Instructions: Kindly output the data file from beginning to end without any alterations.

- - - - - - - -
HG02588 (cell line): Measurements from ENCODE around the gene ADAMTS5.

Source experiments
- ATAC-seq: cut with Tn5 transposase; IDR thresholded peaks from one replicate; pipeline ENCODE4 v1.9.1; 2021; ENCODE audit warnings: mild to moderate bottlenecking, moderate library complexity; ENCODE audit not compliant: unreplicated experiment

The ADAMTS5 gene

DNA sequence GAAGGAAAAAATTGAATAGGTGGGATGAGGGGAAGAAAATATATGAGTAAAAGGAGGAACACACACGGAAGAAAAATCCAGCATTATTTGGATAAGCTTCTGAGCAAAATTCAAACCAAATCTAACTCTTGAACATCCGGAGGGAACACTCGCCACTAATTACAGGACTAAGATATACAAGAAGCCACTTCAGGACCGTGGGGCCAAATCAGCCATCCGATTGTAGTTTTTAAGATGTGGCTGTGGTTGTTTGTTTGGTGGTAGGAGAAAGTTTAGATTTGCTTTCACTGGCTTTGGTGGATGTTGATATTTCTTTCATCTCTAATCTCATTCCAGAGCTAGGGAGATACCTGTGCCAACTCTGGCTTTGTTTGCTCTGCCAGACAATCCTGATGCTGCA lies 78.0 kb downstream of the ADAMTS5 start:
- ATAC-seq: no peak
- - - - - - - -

HG02588 (cell line): Measurements from ENCODE around the gene ADAMTS5.

Source experiments
- ATAC-seq: cut with Tn5 transposase; IDR thresholded peaks from one replicate; pipeline ENCODE4 v1.9.1; 2021; ENCODE audit warnings: mild to moderate bottlenecking, moderate library complexity; ENCODE audit not compliant: unreplicated experiment

The ADAMTS5 gene

DNA sequence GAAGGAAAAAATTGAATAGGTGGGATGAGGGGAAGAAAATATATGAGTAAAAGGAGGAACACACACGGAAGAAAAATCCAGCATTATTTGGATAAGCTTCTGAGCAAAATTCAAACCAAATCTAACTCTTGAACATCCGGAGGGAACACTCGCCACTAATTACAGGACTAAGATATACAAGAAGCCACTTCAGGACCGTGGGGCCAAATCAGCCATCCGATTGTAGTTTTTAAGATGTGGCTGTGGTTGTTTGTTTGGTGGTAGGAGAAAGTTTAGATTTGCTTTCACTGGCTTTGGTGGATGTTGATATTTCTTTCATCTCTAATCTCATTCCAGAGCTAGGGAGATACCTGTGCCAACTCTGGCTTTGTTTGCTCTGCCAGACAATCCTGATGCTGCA lies 78.0 kb downstream of the ADAMTS5 start:
- ATAC-seq: no peak